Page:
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US panel recommends first groups to get COVID vaccine

Recommendation now goes to CDC Director Robert Redfield, whose approval would make it official guidance

Michael Gabriel Hernandez   | 02.12.2020
US panel recommends first groups to get COVID vaccine

Washington DC

WASHINGTON 

A Centers for Disease Control and Prevention (CDC) advisory panel voted Tuesday to recommend health care workers and patients in long-term care facilities be first to receive COVID-19 vaccines.  

The Advisory Committee on Immunization Practices' 13-1 vote comes a little over a week before the Food and Drug Administration is expected to formally consider an emergency use authorization for the first of two vaccine candidates. A second candidate is expected to follow about a week thereafter, according to health officials.

The recommendations will now be sent to CDC Director Robert Redfield whose approval would make them the health authority's official guidance. Redfield quickly tweeted a message identical to a post from the CDC's official account announcing the recommendations in a possible sign of agreement.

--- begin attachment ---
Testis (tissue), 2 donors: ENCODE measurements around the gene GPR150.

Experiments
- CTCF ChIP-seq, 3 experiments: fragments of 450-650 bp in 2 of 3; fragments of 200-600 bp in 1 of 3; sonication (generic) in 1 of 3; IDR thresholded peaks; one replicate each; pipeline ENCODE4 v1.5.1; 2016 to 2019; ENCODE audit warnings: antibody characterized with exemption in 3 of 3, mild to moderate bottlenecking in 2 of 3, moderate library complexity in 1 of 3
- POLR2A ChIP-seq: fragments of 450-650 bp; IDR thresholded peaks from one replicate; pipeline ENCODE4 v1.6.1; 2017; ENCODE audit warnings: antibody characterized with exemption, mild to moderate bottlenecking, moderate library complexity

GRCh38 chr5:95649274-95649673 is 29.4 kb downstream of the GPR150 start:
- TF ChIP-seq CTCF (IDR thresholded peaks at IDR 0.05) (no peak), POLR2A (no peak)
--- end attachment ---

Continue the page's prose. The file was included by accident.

The CDC says ensuring health care workers have early access to the vaccine is critical because "ensuring the health and safety of this essential workforce of approximately 21 million people, protecting not only them but also their patients, communities, and the broader health of our country."

The centers further define long-term care facilities as those that provide "a variety of services, both medical and personal care, to people who are unable to live independently."

That includes elderly care facilities, which have been particularly hard-hit during the pandemic.

Vanderbilt University's Dr. Helen Talbot was the sole dissenting vote from the panel. She said during the meeting that she was concerned the vaccines have not been thoroughly studied with patients of long-term care facilities.

"We hope it works and we hope it's safe. That concerns me on many levels," Talbot said, according to CNN.

Still, committee chair Dr. Jose Romero, defended the proposal, saying the group is highly vulnerable to COVID-19.

"I believe my vote represents maximum benefit, minimum harm, promoting justice and mitigating ... health inequalities," he said, according to CNN.

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